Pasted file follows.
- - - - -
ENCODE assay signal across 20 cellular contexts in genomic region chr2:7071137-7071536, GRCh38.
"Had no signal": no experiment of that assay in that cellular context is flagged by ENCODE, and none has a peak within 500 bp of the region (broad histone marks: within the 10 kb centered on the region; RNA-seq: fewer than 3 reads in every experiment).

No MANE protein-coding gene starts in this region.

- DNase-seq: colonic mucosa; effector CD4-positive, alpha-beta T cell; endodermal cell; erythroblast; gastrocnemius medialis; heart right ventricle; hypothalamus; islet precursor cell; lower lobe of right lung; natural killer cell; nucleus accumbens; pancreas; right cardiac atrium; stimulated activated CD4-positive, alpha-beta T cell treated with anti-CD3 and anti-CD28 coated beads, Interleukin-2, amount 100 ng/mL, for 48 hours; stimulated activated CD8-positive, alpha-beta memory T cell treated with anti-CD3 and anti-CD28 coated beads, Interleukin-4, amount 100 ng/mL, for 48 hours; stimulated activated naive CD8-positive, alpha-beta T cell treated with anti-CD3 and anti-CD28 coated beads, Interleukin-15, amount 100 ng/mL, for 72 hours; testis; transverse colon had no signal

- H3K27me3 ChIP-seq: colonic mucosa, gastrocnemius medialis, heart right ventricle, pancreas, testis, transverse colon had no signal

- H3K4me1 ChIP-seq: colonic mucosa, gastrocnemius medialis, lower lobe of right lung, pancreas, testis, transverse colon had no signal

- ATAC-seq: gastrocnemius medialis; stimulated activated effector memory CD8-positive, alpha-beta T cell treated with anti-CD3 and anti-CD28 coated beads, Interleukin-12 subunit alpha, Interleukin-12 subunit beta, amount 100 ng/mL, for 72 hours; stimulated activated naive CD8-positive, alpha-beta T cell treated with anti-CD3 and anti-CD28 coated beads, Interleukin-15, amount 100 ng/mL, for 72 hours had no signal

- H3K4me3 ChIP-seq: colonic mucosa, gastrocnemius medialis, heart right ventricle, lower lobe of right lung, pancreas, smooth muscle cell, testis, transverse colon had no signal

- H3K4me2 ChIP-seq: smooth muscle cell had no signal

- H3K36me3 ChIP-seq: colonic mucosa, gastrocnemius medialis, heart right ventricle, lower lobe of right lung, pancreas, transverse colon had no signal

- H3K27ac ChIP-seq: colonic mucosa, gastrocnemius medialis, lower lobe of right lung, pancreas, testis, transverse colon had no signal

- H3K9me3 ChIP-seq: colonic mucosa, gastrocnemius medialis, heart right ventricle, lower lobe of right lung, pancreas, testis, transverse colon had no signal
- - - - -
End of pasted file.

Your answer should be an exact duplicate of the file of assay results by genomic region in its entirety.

ENCODE assay signal across 20 cellular contexts in genomic region chr2:7071137-7071536, GRCh38.
"Had no signal": no experiment of that assay in that cellular context is flagged by ENCODE, and none has a peak within 500 bp of the region (broad histone marks: within the 10 kb centered on the region; RNA-seq: fewer than 3 reads in every experiment).

No MANE protein-coding gene starts in this region.

- DNase-seq: colonic mucosa; effector CD4-positive, alpha-beta T cell; endodermal cell; erythroblast; gastrocnemius medialis; heart right ventricle; hypothalamus; islet precursor cell; lower lobe of right lung; natural killer cell; nucleus accumbens; pancreas; right cardiac atrium; stimulated activated CD4-positive, alpha-beta T cell treated with anti-CD3 and anti-CD28 coated beads, Interleukin-2, amount 100 ng/mL, for 48 hours; stimulated activated CD8-positive, alpha-beta memory T cell treated with anti-CD3 and anti-CD28 coated beads, Interleukin-4, amount 100 ng/mL, for 48 hours; stimulated activated naive CD8-positive, alpha-beta T cell treated with anti-CD3 and anti-CD28 coated beads, Interleukin-15, amount 100 ng/mL, for 72 hours; testis; transverse colon had no signal

- H3K27me3 ChIP-seq: colonic mucosa, gastrocnemius medialis, heart right ventricle, pancreas, testis, transverse colon had no signal

- H3K4me1 ChIP-seq: colonic mucosa, gastrocnemius medialis, lower lobe of right lung, pancreas, testis, transverse colon had no signal

- ATAC-seq: gastrocnemius medialis; stimulated activated effector memory CD8-positive, alpha-beta T cell treated with anti-CD3 and anti-CD28 coated beads, Interleukin-12 subunit alpha, Interleukin-12 subunit beta, amount 100 ng/mL, for 72 hours; stimulated activated naive CD8-positive, alpha-beta T cell treated with anti-CD3 and anti-CD28 coated beads, Interleukin-15, amount 100 ng/mL, for 72 hours had no signal

- H3K4me3 ChIP-seq: colonic mucosa, gastrocnemius medialis, heart right ventricle, lower lobe of right lung, pancreas, smooth muscle cell, testis, transverse colon had no signal

- H3K4me2 ChIP-seq: smooth muscle cell had no signal

- H3K36me3 ChIP-seq: colonic mucosa, gastrocnemius medialis, heart right ventricle, lower lobe of right lung, pancreas, transverse colon had no signal

- H3K27ac ChIP-seq: colonic mucosa, gastrocnemius medialis, lower lobe of right lung, pancreas, testis, transverse colon had no signal

- H3K9me3 ChIP-seq: colonic mucosa, gastrocnemius medialis, heart right ventricle, lower lobe of right lung, pancreas, testis, transverse colon had no signal